Oh. All of the corpses have the party's address in their pocket. Just the thing to send nosy police officers round to visit.

This is a fast-moving rapidly escalating adventure that should keep the party on their toes. The book opens by revealing what is actually happening, and how it could so easily lead to Things That Should Not Be did the characters fail to deal with the problem. All the notes are laid out well, with clear indications of which skills might reveal the clues if the right questions are asked and the characters look in the right places: good use of the GUMSHOE rules mechanics that underpin Trail of Cthulhu. There's plenty of advice on how to deal with potential character actions too, as well as some gloriously atmospheric notes on the seedier parts of Soho in London, where the adventure is located.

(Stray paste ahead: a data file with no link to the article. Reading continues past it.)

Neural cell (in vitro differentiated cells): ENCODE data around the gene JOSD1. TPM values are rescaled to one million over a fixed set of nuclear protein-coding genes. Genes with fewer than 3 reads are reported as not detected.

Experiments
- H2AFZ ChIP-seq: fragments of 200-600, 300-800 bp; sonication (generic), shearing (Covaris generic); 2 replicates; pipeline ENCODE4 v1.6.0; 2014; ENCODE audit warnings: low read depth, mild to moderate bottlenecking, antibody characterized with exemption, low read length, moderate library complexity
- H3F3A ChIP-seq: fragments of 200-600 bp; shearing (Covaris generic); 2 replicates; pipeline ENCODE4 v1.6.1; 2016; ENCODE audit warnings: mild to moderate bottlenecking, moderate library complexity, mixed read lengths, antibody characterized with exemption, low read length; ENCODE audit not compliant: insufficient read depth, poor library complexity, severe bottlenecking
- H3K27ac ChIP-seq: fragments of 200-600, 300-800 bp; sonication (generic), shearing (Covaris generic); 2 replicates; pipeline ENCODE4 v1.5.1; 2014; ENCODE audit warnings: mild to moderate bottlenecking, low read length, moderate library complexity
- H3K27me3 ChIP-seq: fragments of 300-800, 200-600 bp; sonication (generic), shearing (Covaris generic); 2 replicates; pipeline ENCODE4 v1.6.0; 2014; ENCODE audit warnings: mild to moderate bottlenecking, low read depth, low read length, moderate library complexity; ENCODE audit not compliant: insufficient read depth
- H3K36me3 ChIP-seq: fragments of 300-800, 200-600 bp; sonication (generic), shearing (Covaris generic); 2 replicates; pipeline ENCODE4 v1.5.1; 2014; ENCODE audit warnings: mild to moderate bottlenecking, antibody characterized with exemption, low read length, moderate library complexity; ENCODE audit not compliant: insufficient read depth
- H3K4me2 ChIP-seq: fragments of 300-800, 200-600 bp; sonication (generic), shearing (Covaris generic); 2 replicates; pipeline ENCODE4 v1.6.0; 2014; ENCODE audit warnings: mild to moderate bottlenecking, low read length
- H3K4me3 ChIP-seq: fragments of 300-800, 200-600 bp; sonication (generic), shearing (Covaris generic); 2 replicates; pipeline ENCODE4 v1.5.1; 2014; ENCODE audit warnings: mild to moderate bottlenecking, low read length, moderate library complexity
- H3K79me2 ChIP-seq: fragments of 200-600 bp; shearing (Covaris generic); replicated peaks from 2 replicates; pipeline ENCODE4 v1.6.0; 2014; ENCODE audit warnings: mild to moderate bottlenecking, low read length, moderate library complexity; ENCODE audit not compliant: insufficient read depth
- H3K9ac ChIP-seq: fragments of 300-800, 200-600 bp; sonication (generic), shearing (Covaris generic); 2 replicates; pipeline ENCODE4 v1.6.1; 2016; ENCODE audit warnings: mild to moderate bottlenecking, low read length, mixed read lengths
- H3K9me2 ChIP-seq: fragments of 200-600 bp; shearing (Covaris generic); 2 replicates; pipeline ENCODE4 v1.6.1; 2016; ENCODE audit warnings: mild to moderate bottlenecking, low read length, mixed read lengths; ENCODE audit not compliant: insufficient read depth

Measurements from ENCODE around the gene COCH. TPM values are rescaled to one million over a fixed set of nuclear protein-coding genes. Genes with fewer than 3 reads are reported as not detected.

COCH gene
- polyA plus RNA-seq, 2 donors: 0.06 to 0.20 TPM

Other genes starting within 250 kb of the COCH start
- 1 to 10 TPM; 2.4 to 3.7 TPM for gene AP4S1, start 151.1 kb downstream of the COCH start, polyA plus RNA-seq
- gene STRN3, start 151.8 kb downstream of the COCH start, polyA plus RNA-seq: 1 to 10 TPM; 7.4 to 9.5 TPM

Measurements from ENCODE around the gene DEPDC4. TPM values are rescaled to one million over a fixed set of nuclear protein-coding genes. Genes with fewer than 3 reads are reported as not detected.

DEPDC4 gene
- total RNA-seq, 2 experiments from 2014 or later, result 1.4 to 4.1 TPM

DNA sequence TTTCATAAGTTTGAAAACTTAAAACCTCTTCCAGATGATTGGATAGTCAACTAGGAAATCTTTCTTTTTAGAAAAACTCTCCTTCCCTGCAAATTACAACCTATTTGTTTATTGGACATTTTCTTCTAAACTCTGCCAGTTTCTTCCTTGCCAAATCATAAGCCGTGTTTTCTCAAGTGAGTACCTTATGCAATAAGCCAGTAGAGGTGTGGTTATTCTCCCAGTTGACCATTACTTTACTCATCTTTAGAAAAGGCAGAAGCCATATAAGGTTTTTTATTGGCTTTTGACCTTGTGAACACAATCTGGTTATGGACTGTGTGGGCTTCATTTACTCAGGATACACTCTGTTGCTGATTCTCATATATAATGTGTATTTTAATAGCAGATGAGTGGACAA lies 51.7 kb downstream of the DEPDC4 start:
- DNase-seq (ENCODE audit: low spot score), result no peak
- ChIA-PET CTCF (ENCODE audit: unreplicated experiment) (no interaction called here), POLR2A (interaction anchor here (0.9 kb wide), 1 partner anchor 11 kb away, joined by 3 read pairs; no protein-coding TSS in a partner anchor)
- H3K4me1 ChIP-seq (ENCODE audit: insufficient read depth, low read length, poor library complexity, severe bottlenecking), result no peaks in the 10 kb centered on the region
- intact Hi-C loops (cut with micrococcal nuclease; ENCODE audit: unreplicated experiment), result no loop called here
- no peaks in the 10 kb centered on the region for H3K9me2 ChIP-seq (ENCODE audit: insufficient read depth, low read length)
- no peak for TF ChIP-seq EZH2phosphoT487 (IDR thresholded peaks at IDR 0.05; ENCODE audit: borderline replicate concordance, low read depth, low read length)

The characters will have the opportunity to explore much of the underbelly of London as they chase down the plethora of clues provided. There's plenty for them to do - and plenty of potential contacts for them to make, should they ever be here again. It creates a good alternate reality, with lots going on apart from the matter the characters are investigating, yet keeping the current investigation firmly in centre stage. There is an end-note linking locations and other material in this adventure to the Trail of Cthulhu product Bookhounds of London, although you don't need to have it to make the most of this work.

This is an exciting and potentially deadly adventure that should keep the characters on their toes throughout.

Rating:
[5 of 5 Stars!]
The Many Deaths of Edward Bigsby
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Lost Spells of Canthar - 10 Necromancies
Publisher: Lost Spheres Publishing
by Megan R. [Featured Reviewer]
Date Added: 02/28/2014 09:59:09